(Photo by Nina MacLaughlin.)
I asked Nina MacLaughlin to write about Peter Matthiessen’s The Snow Leopard for Monkfish Jowls. She left her job at an alt-weekly to become a carpenter. Her book about the experience forthcoming from WW Norton. She has a tumblr called Carpentrix.
Four years ago, I returned home from six weeks in Nepal and wanted to still be there instead of familiar and monochromatic Boston, so I read Peter Matthiessen’s The Snow Leopard. Nepal opened me. I did not want to lose it. The Snow Leopard kept me open a little longer.
Matthiessen writes of his journeys in the Himalayas, one on foot through the mountains, one more spiritual, both occurring at the same time. It is about seeking and finding and not finding. It’s an exploration of Buddhism and the religion in the mountains. It’s a description of the wild life in these remotest places, the wolves and sheep and falcons, the elusive snow leopard, the yeti. It’s about confronting death, “the roar of eternity” and “the great stillness.”
Traveling alone to Nepal, I’d hired a guide through an organization that provides female guides for female trekkers, and I was paired with a tiny nineteen-year-old named Gita who was gruff-voiced and quick to giggle. She spoke some English, and was so fleet and sure of foot up and down the mountains. I carried my own pack, she hers. We followed the Annapurna Base Camp circuit, eight days.
The first days were a misery, exhausting, cold. My muscles screamed. I feared my lungs might rip, my heart burst. Snot poured out of my face. My spirits were low. I ached for home, for the people I loved. I felt dismally far away from everything.
On the fourth day, it opened up. Clouds cleared, the sun shown, I felt a lightness in my step, new energy. Optimism evolved into exhilaration as we reached Annapurna Base Camp at 4120 meters. Thoughts of home dissolved. There instead: the path, the peaks, the steps, one after the next. Sacred Machapuchare, the Fish Tail peak, off-limits to climbers, jutted jagged into the sky. Annapurna South cast a cold shadow down on the teahouse at camp. The mountains rose like tidal waves all around, frightening. “They appalled me with their ‘permanence,’ with that awful and irrefutable rock-ness that seemed to intensify my sense of my own transience,” Matthiessen wrote of the mountains.
That night, despite the glory of the day, anxiety returned. The press of the thin air kept me awake and fretting. I thought about what my return home would bring. I had quit my job, put my books and bed and mugs and clothes in a storage unit in a Boston suburb, ended a romance. The life I’d known was done. I would return home to question marks. I lay bundled in my sleeping bag in the unheated room and worried about the future.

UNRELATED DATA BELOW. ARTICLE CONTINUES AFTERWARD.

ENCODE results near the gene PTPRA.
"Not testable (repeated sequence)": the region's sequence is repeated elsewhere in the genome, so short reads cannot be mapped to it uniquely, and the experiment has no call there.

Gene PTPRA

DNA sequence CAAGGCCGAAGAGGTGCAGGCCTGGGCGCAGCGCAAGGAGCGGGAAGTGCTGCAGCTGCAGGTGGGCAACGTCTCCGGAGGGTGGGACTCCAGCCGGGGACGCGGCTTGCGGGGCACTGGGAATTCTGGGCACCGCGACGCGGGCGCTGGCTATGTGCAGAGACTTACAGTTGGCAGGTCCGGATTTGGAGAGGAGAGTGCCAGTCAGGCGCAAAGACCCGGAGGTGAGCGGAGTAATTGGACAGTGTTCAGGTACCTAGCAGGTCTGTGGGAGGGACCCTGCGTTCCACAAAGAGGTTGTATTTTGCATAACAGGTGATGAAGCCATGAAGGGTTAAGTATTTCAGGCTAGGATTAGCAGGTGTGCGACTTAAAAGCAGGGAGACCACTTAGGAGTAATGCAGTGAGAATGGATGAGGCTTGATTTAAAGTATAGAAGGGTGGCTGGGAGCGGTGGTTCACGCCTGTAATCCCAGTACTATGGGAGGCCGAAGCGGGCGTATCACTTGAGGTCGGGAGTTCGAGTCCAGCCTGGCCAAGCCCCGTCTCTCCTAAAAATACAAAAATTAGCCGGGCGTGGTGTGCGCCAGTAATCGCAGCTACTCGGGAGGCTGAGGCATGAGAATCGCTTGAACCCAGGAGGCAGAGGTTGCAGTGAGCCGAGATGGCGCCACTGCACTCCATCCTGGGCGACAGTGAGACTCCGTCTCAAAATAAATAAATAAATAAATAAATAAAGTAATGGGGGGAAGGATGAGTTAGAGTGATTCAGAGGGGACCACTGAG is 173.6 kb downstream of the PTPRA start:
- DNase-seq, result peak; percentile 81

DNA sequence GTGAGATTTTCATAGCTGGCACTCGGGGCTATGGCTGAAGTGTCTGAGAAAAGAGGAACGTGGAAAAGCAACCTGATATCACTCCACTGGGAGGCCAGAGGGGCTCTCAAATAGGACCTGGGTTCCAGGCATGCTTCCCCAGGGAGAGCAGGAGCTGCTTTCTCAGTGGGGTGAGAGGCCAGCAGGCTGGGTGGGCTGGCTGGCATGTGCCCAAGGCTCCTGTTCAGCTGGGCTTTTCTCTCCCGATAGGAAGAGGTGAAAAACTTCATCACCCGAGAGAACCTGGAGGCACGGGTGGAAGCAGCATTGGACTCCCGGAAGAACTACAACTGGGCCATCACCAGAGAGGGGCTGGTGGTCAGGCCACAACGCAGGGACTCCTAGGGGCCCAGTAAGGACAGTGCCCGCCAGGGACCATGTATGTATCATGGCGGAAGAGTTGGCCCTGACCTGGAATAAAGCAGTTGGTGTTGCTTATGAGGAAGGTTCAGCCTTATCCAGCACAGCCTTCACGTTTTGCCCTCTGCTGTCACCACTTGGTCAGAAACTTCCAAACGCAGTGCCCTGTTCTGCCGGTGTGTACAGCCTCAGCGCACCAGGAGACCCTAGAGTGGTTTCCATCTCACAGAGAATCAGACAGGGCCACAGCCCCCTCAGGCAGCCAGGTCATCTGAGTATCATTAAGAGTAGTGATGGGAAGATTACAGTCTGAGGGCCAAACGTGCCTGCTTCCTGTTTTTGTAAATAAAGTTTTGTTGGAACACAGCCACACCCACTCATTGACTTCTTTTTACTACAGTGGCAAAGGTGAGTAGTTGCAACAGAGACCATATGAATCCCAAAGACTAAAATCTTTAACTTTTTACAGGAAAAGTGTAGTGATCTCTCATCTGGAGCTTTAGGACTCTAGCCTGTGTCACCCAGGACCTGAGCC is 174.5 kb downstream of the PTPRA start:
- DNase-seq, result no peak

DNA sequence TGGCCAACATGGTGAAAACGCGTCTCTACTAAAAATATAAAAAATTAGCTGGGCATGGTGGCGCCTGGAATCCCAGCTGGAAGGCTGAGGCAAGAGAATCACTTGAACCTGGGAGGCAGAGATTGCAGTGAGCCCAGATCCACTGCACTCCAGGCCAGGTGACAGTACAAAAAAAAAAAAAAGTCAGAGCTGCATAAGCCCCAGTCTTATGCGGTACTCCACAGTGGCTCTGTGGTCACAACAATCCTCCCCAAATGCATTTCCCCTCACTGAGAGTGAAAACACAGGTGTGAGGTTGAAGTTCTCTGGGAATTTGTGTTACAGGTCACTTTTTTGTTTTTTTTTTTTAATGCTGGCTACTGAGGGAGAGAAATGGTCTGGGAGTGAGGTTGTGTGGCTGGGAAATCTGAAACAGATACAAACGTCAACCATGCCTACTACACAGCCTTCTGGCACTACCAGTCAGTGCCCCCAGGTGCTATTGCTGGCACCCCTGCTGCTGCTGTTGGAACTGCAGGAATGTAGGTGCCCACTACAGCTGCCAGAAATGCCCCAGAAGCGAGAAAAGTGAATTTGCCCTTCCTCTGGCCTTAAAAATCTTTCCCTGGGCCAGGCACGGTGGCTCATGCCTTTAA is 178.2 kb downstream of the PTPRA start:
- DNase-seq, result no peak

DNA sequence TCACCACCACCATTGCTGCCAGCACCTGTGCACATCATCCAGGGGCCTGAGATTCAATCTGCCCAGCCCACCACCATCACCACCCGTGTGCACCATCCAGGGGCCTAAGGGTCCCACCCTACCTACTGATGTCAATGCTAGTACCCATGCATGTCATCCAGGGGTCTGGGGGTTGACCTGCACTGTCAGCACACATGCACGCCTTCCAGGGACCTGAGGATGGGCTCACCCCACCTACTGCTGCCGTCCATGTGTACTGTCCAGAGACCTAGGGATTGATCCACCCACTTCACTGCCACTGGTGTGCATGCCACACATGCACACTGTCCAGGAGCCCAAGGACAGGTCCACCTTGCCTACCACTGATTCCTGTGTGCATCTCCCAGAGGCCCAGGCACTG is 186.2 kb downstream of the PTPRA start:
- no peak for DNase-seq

But I had to piss. I was furious as it meant exiting my bag and warmth, pushing into boots, and walking a distance to the squatters in another building. I squirmed out and wrapped my arms around myself and walked outside.
I looked up and was halted by the sky. Machapuchare glowed blueish pink in the moonlight in front of me. There have never been so many stars. The air was the clearest cold. I put my hands on my head and took the air into my lungs and listened to the silence. So high up, so far away—but suddenly I didn’t feel far away at all. I felt taken up into it all; nothing mattered. I could be blown away and disappear into the sky. It didn’t matter. It wasn’t nihilism; it was ecstasy. I laughed and tears came to my eyes. I feel foolish telling you about it now. I feel shy at the risk of sounding fruity or cliché, at not being able to do it, that moment, that feeling, justice. Matthiessen knew “how meaningless it is to try to capture what cannot be expressed.”
But in The Snow Leopard he makes the attempt and I’m glad he does: “The ground whirls with its own energy, not in an alarming way but in slow spiral, and at these altitudes, in this vast space and silence, that energy pours through me, joining my body with the sun until small silvers breaths of cold, clear air, no longer mine, are lost in the mineral breathing of the mountain.”
I took a piss and cold pushed me back towards my sleeping bag and I fell asleep feeling like my whole body was smiling.
These feelings do not last, of course, as powerful as they are, or, as Matthiessen put it: “To strive for permanence in what I think I have perceived is to miss the point.”